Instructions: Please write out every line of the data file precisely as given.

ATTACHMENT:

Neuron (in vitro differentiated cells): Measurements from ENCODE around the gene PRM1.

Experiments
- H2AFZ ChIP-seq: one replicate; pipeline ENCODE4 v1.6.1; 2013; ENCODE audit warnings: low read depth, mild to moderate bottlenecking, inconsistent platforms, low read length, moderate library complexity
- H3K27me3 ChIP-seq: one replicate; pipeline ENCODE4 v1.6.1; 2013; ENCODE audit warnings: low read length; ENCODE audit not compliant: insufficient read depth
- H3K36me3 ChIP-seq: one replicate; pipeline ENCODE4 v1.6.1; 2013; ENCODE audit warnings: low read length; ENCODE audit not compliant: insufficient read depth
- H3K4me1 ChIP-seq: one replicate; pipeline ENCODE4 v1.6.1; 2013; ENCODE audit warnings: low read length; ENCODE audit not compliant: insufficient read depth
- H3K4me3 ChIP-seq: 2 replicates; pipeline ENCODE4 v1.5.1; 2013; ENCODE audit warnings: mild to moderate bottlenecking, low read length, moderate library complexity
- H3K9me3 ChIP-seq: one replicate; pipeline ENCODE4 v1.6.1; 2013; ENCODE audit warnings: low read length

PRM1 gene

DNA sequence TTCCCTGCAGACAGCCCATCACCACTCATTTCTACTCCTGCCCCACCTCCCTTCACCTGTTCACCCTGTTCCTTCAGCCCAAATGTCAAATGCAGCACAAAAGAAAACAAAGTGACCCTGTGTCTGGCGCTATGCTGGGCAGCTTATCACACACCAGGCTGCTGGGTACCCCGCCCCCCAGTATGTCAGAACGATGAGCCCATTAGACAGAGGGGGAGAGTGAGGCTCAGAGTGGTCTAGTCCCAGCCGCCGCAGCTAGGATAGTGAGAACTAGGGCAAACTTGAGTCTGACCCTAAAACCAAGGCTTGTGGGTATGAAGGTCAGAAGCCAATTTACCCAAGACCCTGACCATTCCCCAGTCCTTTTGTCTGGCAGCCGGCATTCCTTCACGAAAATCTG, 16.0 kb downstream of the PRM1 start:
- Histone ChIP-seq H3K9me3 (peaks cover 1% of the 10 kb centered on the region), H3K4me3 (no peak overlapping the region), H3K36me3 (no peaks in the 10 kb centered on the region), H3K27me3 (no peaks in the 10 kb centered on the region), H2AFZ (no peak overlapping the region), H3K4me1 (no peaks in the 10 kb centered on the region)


Neuron (in vitro differentiated cells): Measurements from ENCODE around the gene PRM1.

Experiments
- H2AFZ ChIP-seq: one replicate; pipeline ENCODE4 v1.6.1; 2013; ENCODE audit warnings: low read depth, mild to moderate bottlenecking, inconsistent platforms, low read length, moderate library complexity
- H3K27me3 ChIP-seq: one replicate; pipeline ENCODE4 v1.6.1; 2013; ENCODE audit warnings: low read length; ENCODE audit not compliant: insufficient read depth
- H3K36me3 ChIP-seq: one replicate; pipeline ENCODE4 v1.6.1; 2013; ENCODE audit warnings: low read length; ENCODE audit not compliant: insufficient read depth
- H3K4me1 ChIP-seq: one replicate; pipeline ENCODE4 v1.6.1; 2013; ENCODE audit warnings: low read length; ENCODE audit not compliant: insufficient read depth
- H3K4me3 ChIP-seq: 2 replicates; pipeline ENCODE4 v1.5.1; 2013; ENCODE audit warnings: mild to moderate bottlenecking, low read length, moderate library complexity
- H3K9me3 ChIP-seq: one replicate; pipeline ENCODE4 v1.6.1; 2013; ENCODE audit warnings: low read length

PRM1 gene

DNA sequence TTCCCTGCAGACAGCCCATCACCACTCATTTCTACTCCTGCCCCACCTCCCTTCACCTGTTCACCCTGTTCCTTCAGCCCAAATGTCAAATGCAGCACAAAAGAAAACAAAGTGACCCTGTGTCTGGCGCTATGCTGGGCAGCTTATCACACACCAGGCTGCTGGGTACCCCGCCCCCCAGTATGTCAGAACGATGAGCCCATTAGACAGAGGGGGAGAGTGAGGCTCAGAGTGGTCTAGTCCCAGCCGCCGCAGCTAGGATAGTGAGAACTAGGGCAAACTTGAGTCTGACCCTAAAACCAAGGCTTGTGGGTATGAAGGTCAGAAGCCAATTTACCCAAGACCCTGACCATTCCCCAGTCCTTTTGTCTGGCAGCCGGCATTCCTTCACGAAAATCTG, 16.0 kb downstream of the PRM1 start:
- Histone ChIP-seq H3K9me3 (peaks cover 1% of the 10 kb centered on the region), H3K4me3 (no peak overlapping the region), H3K36me3 (no peaks in the 10 kb centered on the region), H3K27me3 (no peaks in the 10 kb centered on the region), H2AFZ (no peak overlapping the region), H3K4me1 (no peaks in the 10 kb centered on the region)